In other words, if at least either cleaning process or doping process is done at a temperature above the heat resisting temperature of the resist, selective doping cannot be done. In the cleaning process, meanwhile, if merely the temperature is lowered because the resist cannot be used at high temperature, the gas (specifically, hydrogen gas) does not react with the surface of the silicon substrate, and hence it cannot be cleaned.

More particularly, when introducing the gas containing the impurities to be doped into the vacuum cell, if attempted to dope by feeding at low temperature without heating up to 900 C., the surface of the substrate to be doped with impurities must be not only cleaned but also activated. When the cleaning process is done at 800 C., the resist cannot be used in the cleaning process because of the resisting heat limit. Hence, the resist pattern is formed after cleaning, and when the resist pattern is formed, the surface of the silicon substrate once activated in the cleaning process is no longer active.

It is hence a primary object of the invention to present a doping method of impurities capable of performing not only cleaning process but also doping process at low temperature allowing to use resist, because the impurities are doped selectively at low temperature allowing to use the resist.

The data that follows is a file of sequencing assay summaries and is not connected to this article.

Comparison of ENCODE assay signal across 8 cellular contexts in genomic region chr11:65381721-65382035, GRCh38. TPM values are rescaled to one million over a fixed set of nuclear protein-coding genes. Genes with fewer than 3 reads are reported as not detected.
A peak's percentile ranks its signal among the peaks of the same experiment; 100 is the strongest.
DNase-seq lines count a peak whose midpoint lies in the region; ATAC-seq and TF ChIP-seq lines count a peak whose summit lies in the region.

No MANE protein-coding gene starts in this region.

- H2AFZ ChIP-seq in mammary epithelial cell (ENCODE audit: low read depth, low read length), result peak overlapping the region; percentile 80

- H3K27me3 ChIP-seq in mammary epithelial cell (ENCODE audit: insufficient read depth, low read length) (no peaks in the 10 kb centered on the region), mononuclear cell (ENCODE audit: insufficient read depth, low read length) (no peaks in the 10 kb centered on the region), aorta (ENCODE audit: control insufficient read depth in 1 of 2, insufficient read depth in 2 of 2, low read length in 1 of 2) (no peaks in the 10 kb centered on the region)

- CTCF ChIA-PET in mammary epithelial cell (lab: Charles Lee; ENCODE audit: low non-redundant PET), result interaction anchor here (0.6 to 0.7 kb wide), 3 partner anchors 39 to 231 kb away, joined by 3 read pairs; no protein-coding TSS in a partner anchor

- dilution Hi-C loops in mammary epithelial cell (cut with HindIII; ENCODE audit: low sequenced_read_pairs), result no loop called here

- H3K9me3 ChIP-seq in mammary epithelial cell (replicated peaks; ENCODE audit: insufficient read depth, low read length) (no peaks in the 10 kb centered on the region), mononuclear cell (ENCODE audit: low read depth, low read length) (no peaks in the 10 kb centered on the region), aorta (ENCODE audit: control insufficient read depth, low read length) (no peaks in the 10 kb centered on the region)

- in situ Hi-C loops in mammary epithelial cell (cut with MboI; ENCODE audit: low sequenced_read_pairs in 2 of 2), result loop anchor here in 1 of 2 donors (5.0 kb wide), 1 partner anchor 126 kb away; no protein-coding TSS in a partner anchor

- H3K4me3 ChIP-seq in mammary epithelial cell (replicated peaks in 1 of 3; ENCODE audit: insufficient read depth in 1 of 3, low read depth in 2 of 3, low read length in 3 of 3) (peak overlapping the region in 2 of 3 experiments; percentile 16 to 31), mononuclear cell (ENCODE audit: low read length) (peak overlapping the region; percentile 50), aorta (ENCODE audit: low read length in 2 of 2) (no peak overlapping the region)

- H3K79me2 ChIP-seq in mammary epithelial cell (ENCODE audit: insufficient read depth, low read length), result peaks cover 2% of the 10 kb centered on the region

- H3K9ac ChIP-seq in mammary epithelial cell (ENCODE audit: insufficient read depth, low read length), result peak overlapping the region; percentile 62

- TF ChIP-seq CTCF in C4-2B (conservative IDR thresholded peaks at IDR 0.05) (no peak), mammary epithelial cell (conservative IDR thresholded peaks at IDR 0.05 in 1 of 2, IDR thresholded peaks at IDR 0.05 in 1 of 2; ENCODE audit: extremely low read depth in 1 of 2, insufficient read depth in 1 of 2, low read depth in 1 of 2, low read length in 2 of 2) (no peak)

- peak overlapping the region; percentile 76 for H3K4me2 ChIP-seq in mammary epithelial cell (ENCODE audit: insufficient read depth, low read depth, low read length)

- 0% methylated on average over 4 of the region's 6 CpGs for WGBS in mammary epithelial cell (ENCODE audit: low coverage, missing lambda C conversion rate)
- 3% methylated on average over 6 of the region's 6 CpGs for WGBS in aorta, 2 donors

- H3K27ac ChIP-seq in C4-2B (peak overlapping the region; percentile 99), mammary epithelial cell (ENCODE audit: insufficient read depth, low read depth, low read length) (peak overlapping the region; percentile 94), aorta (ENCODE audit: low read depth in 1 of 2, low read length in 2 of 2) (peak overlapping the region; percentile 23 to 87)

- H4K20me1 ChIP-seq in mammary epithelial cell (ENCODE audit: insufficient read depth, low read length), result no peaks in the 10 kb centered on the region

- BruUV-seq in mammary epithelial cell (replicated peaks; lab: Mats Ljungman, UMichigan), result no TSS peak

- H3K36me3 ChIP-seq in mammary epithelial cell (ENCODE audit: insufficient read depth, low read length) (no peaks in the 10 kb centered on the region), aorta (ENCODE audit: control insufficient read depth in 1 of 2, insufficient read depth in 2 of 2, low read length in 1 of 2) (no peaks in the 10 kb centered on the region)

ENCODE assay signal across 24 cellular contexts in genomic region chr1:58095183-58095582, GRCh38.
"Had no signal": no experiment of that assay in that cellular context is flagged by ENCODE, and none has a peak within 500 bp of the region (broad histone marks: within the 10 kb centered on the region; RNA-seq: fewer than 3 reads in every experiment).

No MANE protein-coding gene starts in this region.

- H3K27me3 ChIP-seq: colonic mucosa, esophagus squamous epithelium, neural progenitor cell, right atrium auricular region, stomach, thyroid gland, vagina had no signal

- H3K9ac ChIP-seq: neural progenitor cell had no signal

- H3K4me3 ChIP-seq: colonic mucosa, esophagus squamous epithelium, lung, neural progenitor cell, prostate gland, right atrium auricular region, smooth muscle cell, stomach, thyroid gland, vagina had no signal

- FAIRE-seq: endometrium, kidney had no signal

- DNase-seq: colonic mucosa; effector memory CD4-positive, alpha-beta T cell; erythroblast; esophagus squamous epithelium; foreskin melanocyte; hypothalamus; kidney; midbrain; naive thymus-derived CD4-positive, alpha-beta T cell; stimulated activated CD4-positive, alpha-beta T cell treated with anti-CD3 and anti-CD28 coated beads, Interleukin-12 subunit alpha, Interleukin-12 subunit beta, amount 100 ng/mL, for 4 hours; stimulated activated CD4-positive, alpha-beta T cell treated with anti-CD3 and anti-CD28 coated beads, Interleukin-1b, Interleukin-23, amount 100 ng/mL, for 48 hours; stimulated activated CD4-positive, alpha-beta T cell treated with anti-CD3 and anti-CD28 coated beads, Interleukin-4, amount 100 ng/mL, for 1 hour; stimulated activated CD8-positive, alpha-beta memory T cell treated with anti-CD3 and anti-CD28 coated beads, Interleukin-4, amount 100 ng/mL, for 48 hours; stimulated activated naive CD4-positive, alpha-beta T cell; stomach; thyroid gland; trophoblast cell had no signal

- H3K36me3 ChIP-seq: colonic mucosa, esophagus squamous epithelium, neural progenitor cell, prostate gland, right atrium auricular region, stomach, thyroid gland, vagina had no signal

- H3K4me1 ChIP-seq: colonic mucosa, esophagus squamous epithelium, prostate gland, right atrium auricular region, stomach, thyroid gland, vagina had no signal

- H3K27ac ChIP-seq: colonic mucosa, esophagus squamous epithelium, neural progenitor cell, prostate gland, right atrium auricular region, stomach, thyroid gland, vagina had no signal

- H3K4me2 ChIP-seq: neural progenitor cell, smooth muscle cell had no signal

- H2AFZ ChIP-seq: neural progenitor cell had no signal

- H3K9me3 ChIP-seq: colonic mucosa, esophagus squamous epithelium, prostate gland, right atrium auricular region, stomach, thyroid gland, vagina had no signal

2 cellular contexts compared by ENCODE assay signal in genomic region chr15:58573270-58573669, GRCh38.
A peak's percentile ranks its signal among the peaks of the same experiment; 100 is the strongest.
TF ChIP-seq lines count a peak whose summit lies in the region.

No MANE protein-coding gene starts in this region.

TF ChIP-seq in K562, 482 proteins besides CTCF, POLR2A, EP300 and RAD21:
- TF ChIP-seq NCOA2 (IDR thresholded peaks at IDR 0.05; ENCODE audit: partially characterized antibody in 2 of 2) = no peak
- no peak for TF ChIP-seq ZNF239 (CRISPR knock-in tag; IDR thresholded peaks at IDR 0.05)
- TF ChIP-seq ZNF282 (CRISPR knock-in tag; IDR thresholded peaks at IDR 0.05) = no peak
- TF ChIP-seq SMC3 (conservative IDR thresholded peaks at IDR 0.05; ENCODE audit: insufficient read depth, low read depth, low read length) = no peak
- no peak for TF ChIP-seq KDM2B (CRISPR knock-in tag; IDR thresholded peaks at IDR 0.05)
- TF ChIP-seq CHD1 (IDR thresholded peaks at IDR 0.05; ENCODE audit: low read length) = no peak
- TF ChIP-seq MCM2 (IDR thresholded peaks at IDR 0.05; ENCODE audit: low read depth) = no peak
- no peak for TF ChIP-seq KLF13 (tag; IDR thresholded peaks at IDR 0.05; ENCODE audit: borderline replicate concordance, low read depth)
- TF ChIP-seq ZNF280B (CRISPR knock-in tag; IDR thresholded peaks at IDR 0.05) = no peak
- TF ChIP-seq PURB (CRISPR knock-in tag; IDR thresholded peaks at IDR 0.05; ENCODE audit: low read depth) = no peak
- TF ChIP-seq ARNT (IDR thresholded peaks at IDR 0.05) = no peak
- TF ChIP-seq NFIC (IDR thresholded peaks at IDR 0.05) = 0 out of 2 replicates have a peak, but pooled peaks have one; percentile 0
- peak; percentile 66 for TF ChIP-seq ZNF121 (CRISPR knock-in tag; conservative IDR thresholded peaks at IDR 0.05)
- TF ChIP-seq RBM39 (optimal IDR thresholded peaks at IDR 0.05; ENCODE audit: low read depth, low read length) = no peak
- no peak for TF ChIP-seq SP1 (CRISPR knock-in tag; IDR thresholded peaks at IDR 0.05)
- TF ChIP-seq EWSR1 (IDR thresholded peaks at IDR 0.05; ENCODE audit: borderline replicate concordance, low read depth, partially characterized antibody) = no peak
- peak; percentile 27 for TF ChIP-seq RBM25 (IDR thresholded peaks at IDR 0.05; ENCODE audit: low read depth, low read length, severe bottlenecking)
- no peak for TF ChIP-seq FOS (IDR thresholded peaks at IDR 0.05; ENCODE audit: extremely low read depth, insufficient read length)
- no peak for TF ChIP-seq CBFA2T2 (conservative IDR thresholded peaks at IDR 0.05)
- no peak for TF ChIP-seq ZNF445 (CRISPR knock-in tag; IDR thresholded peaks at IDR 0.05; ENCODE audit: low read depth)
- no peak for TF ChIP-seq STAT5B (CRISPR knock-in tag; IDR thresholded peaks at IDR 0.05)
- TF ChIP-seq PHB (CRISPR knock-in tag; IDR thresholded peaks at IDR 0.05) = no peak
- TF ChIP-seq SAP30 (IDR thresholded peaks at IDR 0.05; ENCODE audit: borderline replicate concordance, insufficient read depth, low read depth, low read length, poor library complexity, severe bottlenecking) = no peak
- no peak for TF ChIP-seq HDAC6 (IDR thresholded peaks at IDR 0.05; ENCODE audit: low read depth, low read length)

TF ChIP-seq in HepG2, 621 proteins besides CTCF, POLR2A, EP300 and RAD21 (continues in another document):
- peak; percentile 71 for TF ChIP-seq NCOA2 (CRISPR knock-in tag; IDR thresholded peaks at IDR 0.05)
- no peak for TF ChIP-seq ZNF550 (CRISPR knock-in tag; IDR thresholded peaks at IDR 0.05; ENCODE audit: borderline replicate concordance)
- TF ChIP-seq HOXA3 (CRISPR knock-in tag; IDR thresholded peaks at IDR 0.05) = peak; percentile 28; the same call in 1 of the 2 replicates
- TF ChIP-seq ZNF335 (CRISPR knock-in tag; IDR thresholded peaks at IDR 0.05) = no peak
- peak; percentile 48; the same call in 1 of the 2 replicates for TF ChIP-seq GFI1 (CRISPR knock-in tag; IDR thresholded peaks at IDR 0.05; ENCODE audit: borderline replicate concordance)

The resist is used quite commonly in the super-LSI manufacturing process, and if it cannot be used, it gives rise to necessity of forming a doping preventive film. This doping preventive film (for example, a silicon nitride film) itself is also formed selectively by using a resist pattern. The process for such selective forming of the doping preventive film alone is complicated, and the increase of cost cannot be avoided. Moreover, the impurity distribution formed by doping diffuses impurities in the depth direction, too, when the temperature becomes higher. Therefore, when the doping process is done at high temperature, it is impossible to distribute the impurities accurately.

It is also an object of the invention to present a doping method of impurities capable of performing the impurity doping process at the time of forming C-MOS structure or the like, at a low temperature not spoiling the function of the resist, so that forming of doping preventive film is not necessary.